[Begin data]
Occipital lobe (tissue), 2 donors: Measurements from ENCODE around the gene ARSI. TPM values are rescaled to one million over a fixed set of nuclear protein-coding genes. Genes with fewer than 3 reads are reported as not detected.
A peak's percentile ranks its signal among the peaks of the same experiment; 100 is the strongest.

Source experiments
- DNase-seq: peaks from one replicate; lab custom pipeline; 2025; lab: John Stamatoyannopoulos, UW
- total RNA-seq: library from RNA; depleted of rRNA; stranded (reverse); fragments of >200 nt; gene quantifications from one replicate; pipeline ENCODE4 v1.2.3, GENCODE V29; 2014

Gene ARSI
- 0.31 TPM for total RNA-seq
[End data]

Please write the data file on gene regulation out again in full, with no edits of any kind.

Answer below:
Occipital lobe (tissue), 2 donors: Measurements from ENCODE around the gene ARSI. TPM values are rescaled to one million over a fixed set of nuclear protein-coding genes. Genes with fewer than 3 reads are reported as not detected.
A peak's percentile ranks its signal among the peaks of the same experiment; 100 is the strongest.

Source experiments
- DNase-seq: peaks from one replicate; lab custom pipeline; 2025; lab: John Stamatoyannopoulos, UW
- total RNA-seq: library from RNA; depleted of rRNA; stranded (reverse); fragments of >200 nt; gene quantifications from one replicate; pipeline ENCODE4 v1.2.3, GENCODE V29; 2014

Gene ARSI
- 0.31 TPM for total RNA-seq